Governance and Legal Risk Management

governance-legal-risk-management
Estimated reading time: 2 minutes

 

The terms governance, clinical governance and legal risk are much bandied about but hold different meanings for different people.

 

Some of the possible interpretations include:-

 

  • Minimising Liability – particularly steps to reduce liability and exposure.
  • Accountability – improving accountability and transparency within organisations, particularly decision making.
  • Risk management – dealing with legal risk, financial risk and business risk within an enterprise.
  • Compliance – meeting statutory, regulatory and other requirements.

In the usual context legal risk management relates to how boards can be satisfied that risks and liabilities within an enterprise are being addressed. Boards, with personal liability as directors of the company, want to be satisfied that any issues which may give rise to personal liability have been adequately addressed within the enterprise.

 

Moving towards better governance includes addressing such issues as organisational culture, staff knowledge and values, system design, resources and appropriate management models. There is a need to identify and comply with appropriate standards within the enterprise, depending on the nature of its activities. There should be a culture which recognises the opportunity cost to the organisation of doing it wrong, and the benefits to the organisation of getting it right.

 

Key governance issues for organisations, particularly in health and aged care, can involve an audit of current processes and structures including:-

 

  • Reviewing levels of delegation, to ensure that the appropriate people in the organisation only have sufficient authority to bind the organisation commensurate with their tasks and duties.
  • A system of accountability and reporting regimes – to ensure that urgent issues are raised through appropriate channels and that regular reporting proceeds up the line to the CEO, and ultimately the board.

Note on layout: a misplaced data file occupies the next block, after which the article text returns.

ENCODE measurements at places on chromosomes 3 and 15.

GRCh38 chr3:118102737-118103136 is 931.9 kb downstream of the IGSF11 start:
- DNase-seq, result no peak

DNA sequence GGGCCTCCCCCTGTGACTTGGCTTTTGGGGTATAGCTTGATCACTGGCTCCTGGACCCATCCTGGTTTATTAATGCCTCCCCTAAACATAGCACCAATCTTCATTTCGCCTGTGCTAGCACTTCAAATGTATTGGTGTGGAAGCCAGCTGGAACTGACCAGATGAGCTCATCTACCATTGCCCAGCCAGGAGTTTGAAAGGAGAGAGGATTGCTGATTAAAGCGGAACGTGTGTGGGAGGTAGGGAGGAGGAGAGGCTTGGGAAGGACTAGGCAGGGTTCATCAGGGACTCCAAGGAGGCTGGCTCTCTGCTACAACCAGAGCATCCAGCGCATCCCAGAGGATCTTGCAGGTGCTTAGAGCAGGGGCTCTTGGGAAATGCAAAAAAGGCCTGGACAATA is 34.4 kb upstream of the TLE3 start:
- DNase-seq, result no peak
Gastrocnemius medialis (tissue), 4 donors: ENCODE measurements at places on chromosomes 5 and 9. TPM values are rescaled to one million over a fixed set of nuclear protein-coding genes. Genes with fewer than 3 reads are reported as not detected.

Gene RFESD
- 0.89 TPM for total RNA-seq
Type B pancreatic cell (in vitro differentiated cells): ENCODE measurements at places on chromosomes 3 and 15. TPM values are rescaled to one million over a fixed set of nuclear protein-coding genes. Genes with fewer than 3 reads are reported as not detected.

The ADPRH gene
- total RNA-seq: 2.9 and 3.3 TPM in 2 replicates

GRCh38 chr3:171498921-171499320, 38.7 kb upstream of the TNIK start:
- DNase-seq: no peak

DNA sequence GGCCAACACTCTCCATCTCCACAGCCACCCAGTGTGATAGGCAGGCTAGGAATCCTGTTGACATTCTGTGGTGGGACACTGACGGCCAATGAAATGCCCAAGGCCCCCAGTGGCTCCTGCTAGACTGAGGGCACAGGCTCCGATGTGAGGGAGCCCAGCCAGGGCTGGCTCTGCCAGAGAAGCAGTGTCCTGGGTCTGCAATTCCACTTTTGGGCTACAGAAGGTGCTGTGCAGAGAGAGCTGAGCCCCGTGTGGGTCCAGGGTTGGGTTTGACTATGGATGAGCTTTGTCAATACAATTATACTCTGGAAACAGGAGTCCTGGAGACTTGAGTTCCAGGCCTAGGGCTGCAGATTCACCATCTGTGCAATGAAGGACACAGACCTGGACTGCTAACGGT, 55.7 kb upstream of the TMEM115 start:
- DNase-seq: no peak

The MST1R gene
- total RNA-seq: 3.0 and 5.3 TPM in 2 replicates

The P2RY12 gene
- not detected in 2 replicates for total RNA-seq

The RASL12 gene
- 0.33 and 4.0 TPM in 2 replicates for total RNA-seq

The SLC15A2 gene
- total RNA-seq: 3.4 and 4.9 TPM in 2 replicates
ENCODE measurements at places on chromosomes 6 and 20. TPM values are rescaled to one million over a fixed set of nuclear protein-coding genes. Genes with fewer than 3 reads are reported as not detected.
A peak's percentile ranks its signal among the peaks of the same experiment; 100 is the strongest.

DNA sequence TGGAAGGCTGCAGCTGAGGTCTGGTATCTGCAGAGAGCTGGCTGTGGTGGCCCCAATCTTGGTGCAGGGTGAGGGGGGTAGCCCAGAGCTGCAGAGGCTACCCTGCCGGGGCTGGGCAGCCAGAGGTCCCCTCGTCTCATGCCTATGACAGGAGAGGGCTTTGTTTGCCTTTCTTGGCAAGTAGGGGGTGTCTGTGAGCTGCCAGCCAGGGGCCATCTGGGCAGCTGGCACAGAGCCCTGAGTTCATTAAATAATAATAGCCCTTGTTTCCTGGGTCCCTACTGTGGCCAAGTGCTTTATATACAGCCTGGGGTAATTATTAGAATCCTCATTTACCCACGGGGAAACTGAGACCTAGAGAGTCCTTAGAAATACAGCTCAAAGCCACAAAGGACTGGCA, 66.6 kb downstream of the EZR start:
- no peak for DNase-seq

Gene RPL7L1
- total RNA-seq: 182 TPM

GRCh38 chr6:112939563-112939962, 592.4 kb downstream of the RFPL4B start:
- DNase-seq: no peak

• Appropriate policies and procedures – the raft of issues which a modern enterprise must cover including OH&S, EO, privacy, care and safety, statutory compliance.
  • Education and training – it is not sufficient to merely have appropriate policies. Staff must be properly trained and educated.
  • Notice requirements, compliance checklist and sign off – a system by which management at various levels of the organisation “sign off” in relation to compliance within their area and notification of any breach or incident.
  • Complaint handling – a system to deal with instance which arise and complaints received.

 
For many organisations, a “legal risk audit” can help to identify those areas where systems may be lacking or inadequate. A legal risk audit would concentrate on those areas which can expose an organisation to the most liability. A review will also identify whether the organisation, as a whole, has appropriate systems and processes in place to deal with these key governance issues.
A compliance checklist can be developed for an enterprise which assists both identification of risk, identification of inadequacies within the organisation and provide assurance to management and the board that statutory and regulatory compliance has occurred.
Legal advisers can assist in the development of compliance manuals, carrying out “legal risk audits” and the development of appropriate checklists and reporting processes, in order to minimise exposure to legal risk, and enhance compliance with legal obligations.

About Michael Gorton

Michael provides advice in health, administrative and intellectual property law and in company, contract and commercial law. Michael holds Honorary Fellowships of the Royal Australasian College of Surgeons and the Australian and New Zealand College of Anaesthetists. Michael was made a Member of the Order of Australia in January 2004. He is currently a Board Member of the Victorian Equal Opportunity and Human Rights Commission, Melbourne Health (Royal Melbourne Hospital) and National Ageing Research Institute and a Committee Member of the Australian Health Professional Regulation Agency (Agency Management Committee). Michael was named Best Lawyers’ 2013 “Lawyer of the Year” for Health and Aged Care Law. He was also recognised for his expertise in this category in the 2011 and 2012 editions of Best Lawyers.

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